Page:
Whether you choose to have your tax refund deposited directly to your bank account or check-mailed to you, that year period where you receive your tax refund can be an exciting one. According to Businessinsider, the minimum tax refund is up to $2,711. Interestingly, repayments might get increased due to the interest being paid by the government as a result of the coronavirus pandemic, which delayed refunds.
But before you engage in an outing spree or a dinner night with your ±$3000, you’ll want to spend your tax refund maximally on yielding investments. Instead of spending lavishly on excessive goods and nasty activities like gambling, here are five smart ways you can spend that seemingly gifted cash in a manner that’ll give you the best returns.
1. Pay Your Outstanding Debts
Now that you have your tax refund, consider prioritizing the payment of your debts. When you pay up your debts, you’ll focus on other investments without worrying about interests’ accumulation. For example, if you’re using a credit card that charges a high-interest rate, it would be best to pay your outstanding balances with part of your tax refund.
Interest fees from credit cards can accumulate quickly and become a nightmare. If you don’t have an outstanding credit card debt, you can commit your tax refund to other financial duties such as loans and bills. Paying off your debts will also save you the physical, emotional, and psychological stress that accompanies the pilling of financial obligations.
However, depending on how tight your budget is, note that you don’t have to commit all your tax refund to pay your debts. You can dedicate some substantial amount for debt payment and utilize the remnants in other ways.
2. Save Some Money
Stephen King says, “there’s no harm in hoping for the best as long as you’re prepared for the worst. You can do yourself lots of good by saving some money you can tap during an emergency. Keeping some funds worth three months’ income can help you manage unexpected events such as an unforeseen car breakdown, house equipment spoilage, sudden medical expenses, etc.
You can label these funds “emergency fund” and save in a high yielding savings account, which has more interest rates than traditional accounts. Similarly, apart from emergency funds, you can also save money for necessities such as a summer camp, or your spouse’s birthday gifts. Keeping cash from your tax refund will allow you to utilize your basic income for other relevant uses, thereby giving you more financial freedom.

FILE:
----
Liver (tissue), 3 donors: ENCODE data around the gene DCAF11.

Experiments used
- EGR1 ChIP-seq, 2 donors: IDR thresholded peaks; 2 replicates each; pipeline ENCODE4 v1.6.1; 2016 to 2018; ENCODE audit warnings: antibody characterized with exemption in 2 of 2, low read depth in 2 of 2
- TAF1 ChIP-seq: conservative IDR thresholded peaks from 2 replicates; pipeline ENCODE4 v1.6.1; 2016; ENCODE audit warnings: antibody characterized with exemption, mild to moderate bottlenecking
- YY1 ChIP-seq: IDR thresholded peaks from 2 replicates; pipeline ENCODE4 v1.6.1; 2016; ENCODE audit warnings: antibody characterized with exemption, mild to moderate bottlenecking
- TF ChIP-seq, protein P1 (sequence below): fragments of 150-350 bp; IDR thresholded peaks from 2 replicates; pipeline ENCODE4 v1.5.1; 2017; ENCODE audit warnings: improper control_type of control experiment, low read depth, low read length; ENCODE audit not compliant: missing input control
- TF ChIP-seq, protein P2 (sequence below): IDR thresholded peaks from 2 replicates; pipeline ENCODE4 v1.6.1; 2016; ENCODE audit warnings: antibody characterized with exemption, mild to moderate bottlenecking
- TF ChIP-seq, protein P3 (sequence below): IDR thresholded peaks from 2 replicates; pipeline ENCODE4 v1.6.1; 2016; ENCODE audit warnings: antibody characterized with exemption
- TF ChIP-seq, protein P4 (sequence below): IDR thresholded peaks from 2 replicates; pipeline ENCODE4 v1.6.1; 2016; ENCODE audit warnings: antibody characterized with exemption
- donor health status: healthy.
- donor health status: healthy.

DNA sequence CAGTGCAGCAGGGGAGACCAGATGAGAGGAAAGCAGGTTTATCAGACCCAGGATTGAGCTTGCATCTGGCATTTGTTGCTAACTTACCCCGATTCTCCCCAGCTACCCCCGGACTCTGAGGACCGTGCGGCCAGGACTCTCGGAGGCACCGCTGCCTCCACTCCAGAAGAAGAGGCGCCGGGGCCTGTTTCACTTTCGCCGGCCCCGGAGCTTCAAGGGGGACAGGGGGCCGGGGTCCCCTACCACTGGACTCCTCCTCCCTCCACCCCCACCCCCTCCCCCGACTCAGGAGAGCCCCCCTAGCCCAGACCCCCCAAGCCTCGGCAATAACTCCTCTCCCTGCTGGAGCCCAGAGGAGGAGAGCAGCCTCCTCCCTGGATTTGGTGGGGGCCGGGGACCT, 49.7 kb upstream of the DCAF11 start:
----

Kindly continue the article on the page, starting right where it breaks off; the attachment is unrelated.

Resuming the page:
3. Build Yourself and Improve Your Home
After you’ve paid your debts and saved some chunks, then the next necessity is building yourself up by investing yourself. Perhaps you’ll earnestly desire to take up a self-development or a college course; this is the right time to do so. Invest in healthy commodities that’ll boost your health, such as weight loss and energy building. Consider reading comprehensive reviews on ketones diets to know which should you pick, and the needed healthy ketogenic on the initial phase.
You can also learn a new skill such as cooking or crafts skills. Consider buying books relevant to your job that will make you perform better at your profession. And after you’ve invested in yourself, then consider improving your house as the next item on your budget.
Your house is a part of your life, and one of your most valuable assets. Thus, treat it as such. You’d not want your home to develop costly damages later, so consider repairing minor breakdowns that can depreciate further such as a broken water tap.
4. Make Some Stock Investment
With your emergency funds and sound investments in yourself and your home in place, consider opening a brokerage account, and begin ventures with your tax refund. You can invest in a beginner company such as a tech start-up in which you’ve got a great deal of confidence.
And consulting a financial expert or using an investment tracker is also essential to evaluate your stock’s performance. Allocating part of your tax refund for investment purposes can save you the burden of taking calculated investment risk and yield long-term profits.
5. Charity, Charity, Charity
Investing in yourself, saving some money, and investing in stocks are great, but don’t forget to give some of your tax refunds for charity. Depending on your expenses, you can allocate a token amount for this purpose. Giving part of your money away has the potential to make you happier, self-confident, and fulfilled. And you can always claim the charitable donation tax deduction if you engage in charity.
Most people erroneously treat tax refunds as gifted money by the government, which isn’t supposed to be. Your tax refund is part of your hard-earned income, and not just extra cash. Therefore, make your money purposeful; invest only on things that count.